Agencies, like restaurants, are service businesses – and the relationship they have with their customers underpins their success. A huge part of that is the quality of the food, but it’s the quality of the experience that really matters. How does it feel to walk through the doors and spend time with the people there? What will you remember, and talk about, after you’ve gone?

 

Likewise for planners: being right is important, but it isn’t everything. You need to be right in the right way. You must to win the emotional side of a pitch, as well as the rational one. Otherwise, no matter how much effort you put in, you may find that what you’ve prepared doesn’t go down as well as you’d hoped.

 

You see, Michelin-starred strategy isn’t just in the cooking, it’s in the serving. It’s about combining the competence and creativity of a chef, with a Maitre D’s ability to anticipate and understand what each individual customer wants and needs - and present it to them in style. Without necessarily being asked for it.

 

Achieving this takes time, effort and enthusiasm. You need to build relationships, get under the skin of a brand and business and develop a point of view strong enough that you can spot things from the outside they might not yet realise from within – so you can serve up something that surprises and delights, whilst providing nourishment and growth.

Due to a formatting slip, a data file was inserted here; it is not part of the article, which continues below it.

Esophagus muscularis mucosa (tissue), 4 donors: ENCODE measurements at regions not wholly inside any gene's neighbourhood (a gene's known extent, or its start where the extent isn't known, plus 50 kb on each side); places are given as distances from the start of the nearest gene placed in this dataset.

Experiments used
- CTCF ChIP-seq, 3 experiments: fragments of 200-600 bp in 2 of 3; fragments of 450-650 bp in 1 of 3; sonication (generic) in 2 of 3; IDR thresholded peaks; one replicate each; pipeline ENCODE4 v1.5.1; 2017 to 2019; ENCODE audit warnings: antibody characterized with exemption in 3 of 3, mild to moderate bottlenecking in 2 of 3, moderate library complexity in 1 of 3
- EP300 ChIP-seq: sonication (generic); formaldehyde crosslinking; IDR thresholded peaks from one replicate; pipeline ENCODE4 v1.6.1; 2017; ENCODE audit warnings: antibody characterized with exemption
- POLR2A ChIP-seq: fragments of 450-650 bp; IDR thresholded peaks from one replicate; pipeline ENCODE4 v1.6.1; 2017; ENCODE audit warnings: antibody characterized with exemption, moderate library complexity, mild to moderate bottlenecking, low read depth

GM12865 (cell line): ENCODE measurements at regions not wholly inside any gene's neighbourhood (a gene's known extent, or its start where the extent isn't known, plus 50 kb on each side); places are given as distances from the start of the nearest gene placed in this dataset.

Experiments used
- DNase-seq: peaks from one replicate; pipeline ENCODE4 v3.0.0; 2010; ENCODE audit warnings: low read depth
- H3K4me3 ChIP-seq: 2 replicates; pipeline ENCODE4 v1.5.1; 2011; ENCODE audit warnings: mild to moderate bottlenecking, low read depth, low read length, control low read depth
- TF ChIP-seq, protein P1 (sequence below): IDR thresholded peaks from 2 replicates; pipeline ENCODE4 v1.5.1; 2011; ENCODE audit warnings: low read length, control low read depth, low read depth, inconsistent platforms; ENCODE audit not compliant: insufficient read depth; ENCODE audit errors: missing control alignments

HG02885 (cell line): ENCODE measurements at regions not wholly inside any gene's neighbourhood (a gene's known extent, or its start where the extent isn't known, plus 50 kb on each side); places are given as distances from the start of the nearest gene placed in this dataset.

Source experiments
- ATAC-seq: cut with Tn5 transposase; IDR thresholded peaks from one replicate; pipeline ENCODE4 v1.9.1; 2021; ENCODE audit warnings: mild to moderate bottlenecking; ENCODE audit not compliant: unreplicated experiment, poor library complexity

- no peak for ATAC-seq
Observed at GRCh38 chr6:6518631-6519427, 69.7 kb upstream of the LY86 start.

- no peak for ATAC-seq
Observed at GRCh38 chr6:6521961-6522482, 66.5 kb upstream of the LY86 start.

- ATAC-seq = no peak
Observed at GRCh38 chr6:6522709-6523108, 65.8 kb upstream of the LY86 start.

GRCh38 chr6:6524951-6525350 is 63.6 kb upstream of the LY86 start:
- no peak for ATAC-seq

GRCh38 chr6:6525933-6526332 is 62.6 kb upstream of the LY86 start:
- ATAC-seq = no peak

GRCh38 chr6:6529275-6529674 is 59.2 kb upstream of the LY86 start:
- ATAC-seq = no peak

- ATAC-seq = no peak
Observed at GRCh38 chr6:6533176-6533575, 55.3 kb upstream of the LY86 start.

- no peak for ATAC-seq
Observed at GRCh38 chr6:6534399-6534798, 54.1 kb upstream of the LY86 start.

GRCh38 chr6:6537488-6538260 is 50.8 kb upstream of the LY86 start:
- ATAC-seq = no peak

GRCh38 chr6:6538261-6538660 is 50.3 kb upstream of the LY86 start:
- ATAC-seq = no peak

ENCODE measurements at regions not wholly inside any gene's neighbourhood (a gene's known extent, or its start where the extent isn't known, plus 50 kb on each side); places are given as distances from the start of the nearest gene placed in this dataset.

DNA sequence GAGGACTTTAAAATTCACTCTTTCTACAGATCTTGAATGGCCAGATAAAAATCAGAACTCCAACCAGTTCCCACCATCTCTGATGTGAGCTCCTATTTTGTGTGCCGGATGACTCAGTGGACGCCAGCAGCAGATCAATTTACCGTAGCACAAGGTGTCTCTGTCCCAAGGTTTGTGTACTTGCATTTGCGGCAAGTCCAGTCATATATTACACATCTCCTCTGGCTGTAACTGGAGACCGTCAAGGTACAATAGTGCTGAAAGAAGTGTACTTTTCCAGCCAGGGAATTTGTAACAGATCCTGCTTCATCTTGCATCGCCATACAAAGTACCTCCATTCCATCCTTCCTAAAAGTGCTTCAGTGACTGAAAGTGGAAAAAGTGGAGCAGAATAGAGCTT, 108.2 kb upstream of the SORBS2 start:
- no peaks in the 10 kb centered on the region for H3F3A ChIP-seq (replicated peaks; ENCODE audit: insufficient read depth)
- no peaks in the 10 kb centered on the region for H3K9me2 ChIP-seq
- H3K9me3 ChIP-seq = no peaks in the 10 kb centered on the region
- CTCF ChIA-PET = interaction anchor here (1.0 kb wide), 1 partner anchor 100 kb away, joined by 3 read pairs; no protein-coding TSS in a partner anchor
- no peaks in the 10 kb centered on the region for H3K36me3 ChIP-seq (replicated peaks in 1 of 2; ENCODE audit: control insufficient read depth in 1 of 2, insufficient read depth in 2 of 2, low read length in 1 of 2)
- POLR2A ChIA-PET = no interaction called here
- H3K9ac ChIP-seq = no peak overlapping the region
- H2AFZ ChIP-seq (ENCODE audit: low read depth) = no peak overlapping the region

Of course, restaurants and agencies differ in that it’s not all one-way traffic. The best relationships are highly collaborative – and many of our best ideas are cooked up as client-agency teams, not served up on a plate. For agencies and restaurants alike, however, one golden rule still applies: if something’s not up to scratch, it should never leave the kitchen.

 

Summary: cooking with love provides food for the soul

 

“There is nothing more exhilarating and satisfying than seeing the magic happen, and then trying to make it even more magical the next day.”

Daniel Humm, Eleven Madison Park, three Michelin stars

And so we come to the end of this serving of Michelin-starred strategy. Along the way, I hope you’ve found as much inspiration as I have in the world of professional chefs – and agree that if we can combine Consistent Surprise, Beautiful Simplicity, Art X Science, Professional Piracy and Leading Service then we might just have a recipe for show-stopping strategy.

 

For the Michelin-starred strategist and the Michelin-starred chef, however, the quest for perfection never ends. As Yoshizazu Ono, chef at Sukiyabashi Jiro, the Three Michelin-starred sushi restaurant says: “Always look ahead and above yourself. Always try to improve on yourself. Always strive to elevate your craft.”

 

The last word, however, I will leave to his 90-year-old father and mentor, Jiro, for whom passion and mastery are inseparably intertwined. “Once you decide on your occupation... you have to fall in love with your work.”

 

 

 

 

 

 

 

 

 

 

 

 

 

 

Matt Sadler

Planning Director at Karmarama & Co. Founder of Two Fingers Brewing Co.